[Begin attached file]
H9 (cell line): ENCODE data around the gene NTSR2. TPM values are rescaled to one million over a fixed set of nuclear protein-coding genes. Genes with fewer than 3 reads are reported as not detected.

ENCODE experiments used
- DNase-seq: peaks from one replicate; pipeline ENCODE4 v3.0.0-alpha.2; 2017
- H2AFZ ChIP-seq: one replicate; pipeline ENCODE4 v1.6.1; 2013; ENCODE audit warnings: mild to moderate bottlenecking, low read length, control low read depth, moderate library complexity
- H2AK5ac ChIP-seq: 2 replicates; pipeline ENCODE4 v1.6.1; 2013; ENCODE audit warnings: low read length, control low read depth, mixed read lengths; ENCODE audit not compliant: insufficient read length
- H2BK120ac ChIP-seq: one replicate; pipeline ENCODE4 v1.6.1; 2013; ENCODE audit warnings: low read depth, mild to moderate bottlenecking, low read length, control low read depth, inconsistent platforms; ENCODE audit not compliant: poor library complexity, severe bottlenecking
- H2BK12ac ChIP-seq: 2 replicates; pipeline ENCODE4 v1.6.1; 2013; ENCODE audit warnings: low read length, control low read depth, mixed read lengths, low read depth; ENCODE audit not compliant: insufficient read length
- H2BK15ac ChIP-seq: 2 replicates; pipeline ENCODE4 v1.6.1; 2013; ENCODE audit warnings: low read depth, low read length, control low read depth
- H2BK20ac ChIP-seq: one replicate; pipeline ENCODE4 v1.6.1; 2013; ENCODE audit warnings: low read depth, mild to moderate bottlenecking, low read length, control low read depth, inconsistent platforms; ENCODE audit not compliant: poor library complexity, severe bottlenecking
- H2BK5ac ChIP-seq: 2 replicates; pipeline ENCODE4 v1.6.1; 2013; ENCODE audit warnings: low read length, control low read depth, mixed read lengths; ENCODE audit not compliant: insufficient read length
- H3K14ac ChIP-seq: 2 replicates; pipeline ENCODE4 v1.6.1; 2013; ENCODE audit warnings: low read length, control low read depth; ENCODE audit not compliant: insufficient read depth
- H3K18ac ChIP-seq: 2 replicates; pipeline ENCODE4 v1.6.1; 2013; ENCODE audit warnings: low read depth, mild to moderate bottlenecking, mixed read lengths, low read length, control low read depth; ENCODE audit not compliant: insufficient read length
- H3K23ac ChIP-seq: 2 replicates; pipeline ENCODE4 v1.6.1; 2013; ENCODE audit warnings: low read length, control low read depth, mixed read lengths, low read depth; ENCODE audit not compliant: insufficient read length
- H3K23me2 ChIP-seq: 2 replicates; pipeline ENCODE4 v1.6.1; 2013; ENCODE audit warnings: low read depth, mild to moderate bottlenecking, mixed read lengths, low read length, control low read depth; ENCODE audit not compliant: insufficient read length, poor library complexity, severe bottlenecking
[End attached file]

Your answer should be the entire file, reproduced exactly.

H9 (cell line): ENCODE data around the gene NTSR2. TPM values are rescaled to one million over a fixed set of nuclear protein-coding genes. Genes with fewer than 3 reads are reported as not detected.

ENCODE experiments used
- DNase-seq: peaks from one replicate; pipeline ENCODE4 v3.0.0-alpha.2; 2017
- H2AFZ ChIP-seq: one replicate; pipeline ENCODE4 v1.6.1; 2013; ENCODE audit warnings: mild to moderate bottlenecking, low read length, control low read depth, moderate library complexity
- H2AK5ac ChIP-seq: 2 replicates; pipeline ENCODE4 v1.6.1; 2013; ENCODE audit warnings: low read length, control low read depth, mixed read lengths; ENCODE audit not compliant: insufficient read length
- H2BK120ac ChIP-seq: one replicate; pipeline ENCODE4 v1.6.1; 2013; ENCODE audit warnings: low read depth, mild to moderate bottlenecking, low read length, control low read depth, inconsistent platforms; ENCODE audit not compliant: poor library complexity, severe bottlenecking
- H2BK12ac ChIP-seq: 2 replicates; pipeline ENCODE4 v1.6.1; 2013; ENCODE audit warnings: low read length, control low read depth, mixed read lengths, low read depth; ENCODE audit not compliant: insufficient read length
- H2BK15ac ChIP-seq: 2 replicates; pipeline ENCODE4 v1.6.1; 2013; ENCODE audit warnings: low read depth, low read length, control low read depth
- H2BK20ac ChIP-seq: one replicate; pipeline ENCODE4 v1.6.1; 2013; ENCODE audit warnings: low read depth, mild to moderate bottlenecking, low read length, control low read depth, inconsistent platforms; ENCODE audit not compliant: poor library complexity, severe bottlenecking
- H2BK5ac ChIP-seq: 2 replicates; pipeline ENCODE4 v1.6.1; 2013; ENCODE audit warnings: low read length, control low read depth, mixed read lengths; ENCODE audit not compliant: insufficient read length
- H3K14ac ChIP-seq: 2 replicates; pipeline ENCODE4 v1.6.1; 2013; ENCODE audit warnings: low read length, control low read depth; ENCODE audit not compliant: insufficient read depth
- H3K18ac ChIP-seq: 2 replicates; pipeline ENCODE4 v1.6.1; 2013; ENCODE audit warnings: low read depth, mild to moderate bottlenecking, mixed read lengths, low read length, control low read depth; ENCODE audit not compliant: insufficient read length
- H3K23ac ChIP-seq: 2 replicates; pipeline ENCODE4 v1.6.1; 2013; ENCODE audit warnings: low read length, control low read depth, mixed read lengths, low read depth; ENCODE audit not compliant: insufficient read length
- H3K23me2 ChIP-seq: 2 replicates; pipeline ENCODE4 v1.6.1; 2013; ENCODE audit warnings: low read depth, mild to moderate bottlenecking, mixed read lengths, low read length, control low read depth; ENCODE audit not compliant: insufficient read length, poor library complexity, severe bottlenecking